Yup. It's deactivated Nov 3 at 10pm Alaska time. They cut off phone first. Can't even call the carrier. Verizon is carrier sure, 2 days after they got their money.
i was told by 2 verizon stores and the sam sung comp. that note 7 would be turned off sometime this nov. we will see
Anonymous, 13 Sep 2016I am very sorry to say that The Last Best Note Device in the Samsung Galaxy Series was and is ... moreThe note 4? My note 4 was shit. Couldn't hold a battery charge the whole day... even with a new battery and using the camera would completely crash my phone. The note 7 is waaaaay better. Aside from the battery, obviously
I am very sorry to say that The Last Best Note Device in the Samsung Galaxy Series was and is Note 4.
Note 5: S Pen Issue
Note 6: Declined Forever
Note 7: Battery Heating and Explosion Issue.
As someone Said in the Comment:
Samsung Galaxy Note 7
Handset Battery Explosion
I got note 7 since August 20 till now never warm up or hot my note is China version I guess it ok... note 7 is the best
Anonym, 12 Sep 2016Nope, depends on country and agreements made. Bottom line, there's nothing obligating the car... morenot an US citizen here either (peruvian ^_^) so i don't have a lot of info about the kill switches, but as mentioend below, there're solutions to it although is (at some point) good if they disable the phones that are prone to burn down
Anonymous, 12 Sep 2016IMEI locks only work on the networks in your own country or any network that have agreements w... morehmmm thx for the info, still wondering about the switching imei can void the disabling thing, but anyways as i've told before, either there's a way around it or ppl should be making backups on the info they have in the phones just in case it can't be recovered, there're solutions to it, i find interesting (though i don't like it that much) that samsung has to do this disabling meaning ppl are not returning the phones as expected (that in some cases is kinda reasonable)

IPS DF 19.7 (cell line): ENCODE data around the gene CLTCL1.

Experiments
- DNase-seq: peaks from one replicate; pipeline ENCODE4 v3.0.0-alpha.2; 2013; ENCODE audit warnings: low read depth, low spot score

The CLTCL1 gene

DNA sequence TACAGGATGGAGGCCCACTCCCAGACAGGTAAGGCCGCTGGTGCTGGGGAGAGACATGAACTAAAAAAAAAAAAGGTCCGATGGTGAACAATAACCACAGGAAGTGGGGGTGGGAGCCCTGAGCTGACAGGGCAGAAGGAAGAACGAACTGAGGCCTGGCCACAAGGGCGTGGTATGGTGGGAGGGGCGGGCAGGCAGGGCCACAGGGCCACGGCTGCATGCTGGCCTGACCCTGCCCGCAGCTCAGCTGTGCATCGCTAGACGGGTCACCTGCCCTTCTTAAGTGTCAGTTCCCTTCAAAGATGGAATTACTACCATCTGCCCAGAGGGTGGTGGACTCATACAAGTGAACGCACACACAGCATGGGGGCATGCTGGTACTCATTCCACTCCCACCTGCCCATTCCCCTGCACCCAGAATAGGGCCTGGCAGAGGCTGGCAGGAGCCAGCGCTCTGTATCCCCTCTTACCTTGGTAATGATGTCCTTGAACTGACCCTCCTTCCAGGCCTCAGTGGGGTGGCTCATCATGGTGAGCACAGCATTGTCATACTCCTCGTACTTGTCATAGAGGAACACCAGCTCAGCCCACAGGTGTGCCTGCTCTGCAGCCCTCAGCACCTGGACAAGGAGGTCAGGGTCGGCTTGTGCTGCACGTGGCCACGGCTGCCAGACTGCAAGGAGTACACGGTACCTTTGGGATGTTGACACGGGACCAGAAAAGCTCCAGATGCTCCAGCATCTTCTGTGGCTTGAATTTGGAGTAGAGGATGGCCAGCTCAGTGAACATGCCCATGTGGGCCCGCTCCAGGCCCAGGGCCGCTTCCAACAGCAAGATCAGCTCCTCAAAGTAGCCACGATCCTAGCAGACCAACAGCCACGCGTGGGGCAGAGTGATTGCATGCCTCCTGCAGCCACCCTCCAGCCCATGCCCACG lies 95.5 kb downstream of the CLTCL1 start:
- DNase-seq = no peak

Seriouly, Samsung needs to rebrand Galaxy Note7. Galaxy Note7 is dead.
AnonD-551566, 12 Sep 2016but having the imei negated blocks every network not only theirs (i dunno about foreign networ... moreNope, depends on country and agreements made.
Bottom line, there's nothing obligating the carrier to take you as a costumer, therefore blocking IMEI is nothing more than just that: choosing who gets to be their costumer.
There are now other kill-switches which are mandatory in some US states, that should be closer to your point. (My counter argument is, I'm not in those US states).
AnonD-551566, 12 Sep 2016well just keep in mind that the carriers can disable ur imei at any time (say when u get robbe... moreIMEI locks only work on the networks in your own country or any network that have agreements with your current provider within your country. So if I take my UK phone to the US it will work fine despite the IMEI being banned here in the UK, as the US networks will have no knowledge of the ban. This is one area where the iPhone has the upper hand as Apple can bar the phone globally as a result of having control over all devices sold. I learnt that one the hard way when I was out in East Europe and lost my phone.
Anonym, 12 Sep 2016Disagree, blocking cellular access to *their* network is different from disabling my device (w... morebut having the imei negated blocks every network not only theirs (i dunno about foreign networks but they should be disabled as well)
i agree that disabling entire phone is WAY worse for ur reasons as well but i wonder if u can change the imei as well to no getting desabled (same with my carrier example) if that were the case then the concept applies
What? To compensate a lost of an High-end device, they give them a Galaxy J? At least an galaxy Ax or an Sx!!!!!!!! Not a lame Jx! I understand people who are not scared of keeping the Note 7, the (very tiny) risk is worth the productivity.
AnonD-551566, 12 Sep 2016well just keep in mind that the carriers can disable ur imei at any time (say when u get robbe... moreDisagree, blocking cellular access to *their* network is different from disabling my device (which now has far more purposes than just mobile connectivity).
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